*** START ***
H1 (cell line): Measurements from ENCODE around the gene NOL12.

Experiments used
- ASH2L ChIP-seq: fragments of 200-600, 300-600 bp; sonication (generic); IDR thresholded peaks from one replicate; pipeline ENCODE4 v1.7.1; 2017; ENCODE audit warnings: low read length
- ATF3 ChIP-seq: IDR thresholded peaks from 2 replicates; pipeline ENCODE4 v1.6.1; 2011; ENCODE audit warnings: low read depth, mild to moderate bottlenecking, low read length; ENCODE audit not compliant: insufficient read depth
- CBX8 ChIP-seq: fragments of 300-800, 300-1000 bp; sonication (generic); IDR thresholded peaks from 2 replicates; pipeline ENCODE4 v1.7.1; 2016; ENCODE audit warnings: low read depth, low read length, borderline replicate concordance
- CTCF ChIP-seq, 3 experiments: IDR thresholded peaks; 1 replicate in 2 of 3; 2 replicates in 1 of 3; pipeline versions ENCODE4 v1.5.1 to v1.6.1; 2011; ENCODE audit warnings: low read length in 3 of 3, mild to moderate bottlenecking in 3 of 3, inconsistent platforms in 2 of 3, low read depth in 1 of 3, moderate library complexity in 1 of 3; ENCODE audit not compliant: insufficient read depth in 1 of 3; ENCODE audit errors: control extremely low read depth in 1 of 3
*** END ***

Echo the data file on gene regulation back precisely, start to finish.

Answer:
H1 (cell line): Measurements from ENCODE around the gene NOL12.

Experiments used
- ASH2L ChIP-seq: fragments of 200-600, 300-600 bp; sonication (generic); IDR thresholded peaks from one replicate; pipeline ENCODE4 v1.7.1; 2017; ENCODE audit warnings: low read length
- ATF3 ChIP-seq: IDR thresholded peaks from 2 replicates; pipeline ENCODE4 v1.6.1; 2011; ENCODE audit warnings: low read depth, mild to moderate bottlenecking, low read length; ENCODE audit not compliant: insufficient read depth
- CBX8 ChIP-seq: fragments of 300-800, 300-1000 bp; sonication (generic); IDR thresholded peaks from 2 replicates; pipeline ENCODE4 v1.7.1; 2016; ENCODE audit warnings: low read depth, low read length, borderline replicate concordance
- CTCF ChIP-seq, 3 experiments: IDR thresholded peaks; 1 replicate in 2 of 3; 2 replicates in 1 of 3; pipeline versions ENCODE4 v1.5.1 to v1.6.1; 2011; ENCODE audit warnings: low read length in 3 of 3, mild to moderate bottlenecking in 3 of 3, inconsistent platforms in 2 of 3, low read depth in 1 of 3, moderate library complexity in 1 of 3; ENCODE audit not compliant: insufficient read depth in 1 of 3; ENCODE audit errors: control extremely low read depth in 1 of 3